- Lawsuit Filed After Tragic Death of Northwestern Student
- Are Mandatory Study Tables Considered Hazing?
- Who is Discriminating Against Whom?
- Two Lawsuits Filed Against Harvard
- Were Single Sex Fraternities Bullied Off Campus at UMW?
- Male Assailants Claim Victimization Against Their Universities
- Lawsuit Filed Following Criminal Plea Bargain
- Largest Ever Settlement Reached in Hazing Case
- K-12 Case with Potential Future Implications for Greek Groups
- Investigation into Tragic Death of Ohio University Student Focused on Hazing
- Florida Supreme Court Rejects Challenge to Hazing Statute
- Court Finds for Alpha Chi Rho in Zoning Challenge
Newsletter > January 2019 > "K-12 Case with Potential Future Implications for Greek Groups"
K-12 Case with Potential Future Implications for Greek Groups
Ilana Linder, Manley Burke, firstname.lastname@example.org
Although it is uncommon for Fraternal Law, or higher education law more generally, to intersect with K-12
education law, there are some interesting takeaways that can be gleaned from public school cases. One
such example is a recent case out of Vermont, where the parents of a high school football player who
committed suicide after being physically assaulted by teammates sought to hold their son’s school district
liable for his death. 
Over a year before the student, Jordan Preavy, transferred to a different high school in the district,
numerous reports surfaced of verbal harassment in the form of homophobic comments among other
football players. The school district immediately and appropriately responded to these reports, and the
verbal assaults eventually ceased before Jordan switched schools.
Upon transferring to his new school and joining that school’s football team, Jordan was subjected to at least one instance of physical assault resembling hazing behaviors. Specifically, one player forcibly held Jordan own while another assaulted him with a broomstick by jabbing it at his buttocks through his clothing. Approximately one year after this incident, Jordan took his own life. Jordan never reported the incident to his family or the school. However, several months after Jordan’s death, the school learned not only of this particular incident, but also became aware that other occurrences of physical and/or sexual assault prevalent among the sports teams.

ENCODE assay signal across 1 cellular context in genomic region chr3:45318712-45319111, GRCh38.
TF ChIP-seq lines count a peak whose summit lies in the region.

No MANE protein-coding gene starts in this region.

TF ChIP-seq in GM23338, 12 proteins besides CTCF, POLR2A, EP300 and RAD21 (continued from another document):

Jordan’s family argued that the school district breached the duty it owed to Jordan by failing to protect him
from a foreseeable harm. They pointed to the prior verbal assault incidents as sufficient notice to make the
physical assault(s) foreseeable. However, both the trial and state Supreme Courts disagreed. To the
contrary, knowledge that football players were making homophobic comments to each other, with no
accompanying physical contact, did not put the school on notice of any predictable assault. Furthermore,
the occurrence of other physical assaults in the interim was deemed irrelevant to the school’s duty; because
the school was not aware of the occurrences, it did not have any opportunity to intervene until after it was
too late. Moreover, the Court rejected plaintiff’s claim that the increase in school bullying/harassment
nationally or on other school campuses, without more, constituted evidence of such foreseeability.
Accordingly, since the school did not breach its duty of ordinary care owed to Jordan, it could not be held
liable for Jordan’s death.
National fraternities and sororities that find themselves in similar positions as this school district, and may
find the school’s arguments particularly useful to defend against liability claims. After all, whether a national entity knew or should have known that tortious or criminal behavior was possible is often the decisive factor for cases in which plaintiffs attempt to hold the national organization liable for the actions of individual members or local chapters. Accordingly, a national fraternity may absolve itself of any liability for injuries at the local level if it can establish, as Jordan’s school district did, that the national organization was neither aware of any prior/ongoing occurrences, nor did it have a meaningful opportunity to intervene to prevent future harm until it was too late.
Finally, an attempt to hold one entity responsible on the basis of a similar occurrence at a different institution or school would likely be rejected by courts. For example, just because one university is put on notice that a particular fraternity chapter engaged in sexual misconduct, it does not follow that all other universities in every state that have a chapter of that same fraternity are similarly put on notice of foreseeable sexual assault by members of that fraternity.
 Stopford v. Milton Town Sch. Dist., 2018 VT 120 (2018).